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Compliance with Basel 2.5: banks’ approaches to implementing stressed VaR

Compliance with Basel 2.5: banks’ approaches to implementing stressed VaR Purpose – The purpose of this paper is to outline how banks are coping with the new regulatory challenges posed by stressed value at risk (SVaR). The Basel Committee has introduced three measures of capital charges for market risk: incremental risk charge (IRC), SVaR and comprehensive risk measure (CRM). This paper is designed to analyse the methodologies for SVaR deployed at different banks to highlight the SVaR-related challenges stemming from complying with Basel 2.5. This revised market risk framework comes into force in Europe in 2012. Among the wide range of changes is the requirement for banks to calculate SVaR at a 99 per cent confidence interval over a period of significant stress. Design/methodology/approach – The current research project is based on in-depth, semi-structured interviews with nine universal banks and one financial services company to explore the strides major banks are taking to implement SVaR methodologies while complying with Basel 2.5. Findings – This paper focuses on strengths and weaknesses of the SVaR approach while reviewing peer practices of implementing SVaR modelling. Interestingly, the surveyed banks have not indicated significant challenges associated with implementation of SVaR, and the reported problems boil down to dealing with the poor quality of market data and, as in cases of IRC and CRM, the lack of regulatory guidance. As far as peer practices of implementing SVaR modelling are concerned, the majority of the surveyed banks utilise historical simulations and apply both the absolute and relative measures of volatility for different risk factors. Originality/value – The academic studies that explicitly analyse challenges associated with implementing the stressed version of VaR are scarce. Filling in the gap in the existing academic literature, this paper aims to shed some explanatory light on the issues major banks are facing when calculating SVaR. In doing so, this study adequately bridges theory and practice by contributing to the fierce debate on compliance with Basel 2.5. http://www.deepdyve.com/assets/images/DeepDyve-Logo-lg.png Journal of Financial Regulation and Compliance Emerald Publishing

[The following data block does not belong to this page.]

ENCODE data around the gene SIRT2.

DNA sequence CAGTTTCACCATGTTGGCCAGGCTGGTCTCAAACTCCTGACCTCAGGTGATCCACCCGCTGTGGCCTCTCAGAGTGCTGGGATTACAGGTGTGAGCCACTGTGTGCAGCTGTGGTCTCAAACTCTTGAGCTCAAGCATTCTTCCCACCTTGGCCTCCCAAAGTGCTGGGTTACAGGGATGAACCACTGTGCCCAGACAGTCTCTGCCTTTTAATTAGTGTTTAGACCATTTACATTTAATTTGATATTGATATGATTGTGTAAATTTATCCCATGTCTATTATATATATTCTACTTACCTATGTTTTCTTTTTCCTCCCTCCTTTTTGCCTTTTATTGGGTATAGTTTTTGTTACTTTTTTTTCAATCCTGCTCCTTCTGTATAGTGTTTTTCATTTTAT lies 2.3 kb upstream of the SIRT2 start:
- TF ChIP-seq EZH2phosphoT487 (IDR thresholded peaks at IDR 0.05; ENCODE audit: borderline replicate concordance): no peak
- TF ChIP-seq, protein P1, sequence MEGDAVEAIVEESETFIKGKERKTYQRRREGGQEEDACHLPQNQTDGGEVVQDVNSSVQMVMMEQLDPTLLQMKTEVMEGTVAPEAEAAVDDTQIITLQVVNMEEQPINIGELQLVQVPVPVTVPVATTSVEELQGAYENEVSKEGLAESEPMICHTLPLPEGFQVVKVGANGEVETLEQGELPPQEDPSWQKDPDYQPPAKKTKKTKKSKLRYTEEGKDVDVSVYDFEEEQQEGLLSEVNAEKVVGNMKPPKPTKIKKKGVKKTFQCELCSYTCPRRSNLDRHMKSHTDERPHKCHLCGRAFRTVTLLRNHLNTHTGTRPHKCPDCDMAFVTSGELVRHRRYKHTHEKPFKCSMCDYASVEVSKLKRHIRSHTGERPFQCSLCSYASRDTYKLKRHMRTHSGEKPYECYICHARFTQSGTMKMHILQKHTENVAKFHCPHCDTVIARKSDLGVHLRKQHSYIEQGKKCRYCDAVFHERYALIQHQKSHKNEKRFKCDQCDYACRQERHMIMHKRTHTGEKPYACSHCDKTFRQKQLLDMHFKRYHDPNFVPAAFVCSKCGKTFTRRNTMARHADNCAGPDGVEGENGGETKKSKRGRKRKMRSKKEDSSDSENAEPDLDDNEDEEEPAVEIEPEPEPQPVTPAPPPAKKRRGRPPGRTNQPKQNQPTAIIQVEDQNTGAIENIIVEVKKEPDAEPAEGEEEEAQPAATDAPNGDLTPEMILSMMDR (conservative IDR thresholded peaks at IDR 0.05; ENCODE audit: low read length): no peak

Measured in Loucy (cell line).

Compliance with Basel 2.5: banks’ approaches to implementing stressed VaR

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Publisher
Emerald Publishing
Copyright
Copyright © Emerald Group Publishing Limited
ISSN
1358-1988
DOI
10.1108/JFRC-10-2013-0038
Publisher site
See Article on Publisher Site

Abstract

Purpose – The purpose of this paper is to outline how banks are coping with the new regulatory challenges posed by stressed value at risk (SVaR). The Basel Committee has introduced three measures of capital charges for market risk: incremental risk charge (IRC), SVaR and comprehensive risk measure (CRM). This paper is designed to analyse the methodologies for SVaR deployed at different banks to highlight the SVaR-related challenges stemming from complying with Basel 2.5. This revised market risk framework comes into force in Europe in 2012. Among the wide range of changes is the requirement for banks to calculate SVaR at a 99 per cent confidence interval over a period of significant stress. Design/methodology/approach – The current research project is based on in-depth, semi-structured interviews with nine universal banks and one financial services company to explore the strides major banks are taking to implement SVaR methodologies while complying with Basel 2.5. Findings – This paper focuses on strengths and weaknesses of the SVaR approach while reviewing peer practices of implementing SVaR modelling. Interestingly, the surveyed banks have not indicated significant challenges associated with implementation of SVaR, and the reported problems boil down to dealing with the poor quality of market data and, as in cases of IRC and CRM, the lack of regulatory guidance. As far as peer practices of implementing SVaR modelling are concerned, the majority of the surveyed banks utilise historical simulations and apply both the absolute and relative measures of volatility for different risk factors. Originality/value – The academic studies that explicitly analyse challenges associated with implementing the stressed version of VaR are scarce. Filling in the gap in the existing academic literature, this paper aims to shed some explanatory light on the issues major banks are facing when calculating SVaR. In doing so, this study adequately bridges theory and practice by contributing to the fierce debate on compliance with Basel 2.5.

Journal

Journal of Financial Regulation and ComplianceEmerald Publishing

Published: Nov 4, 2014

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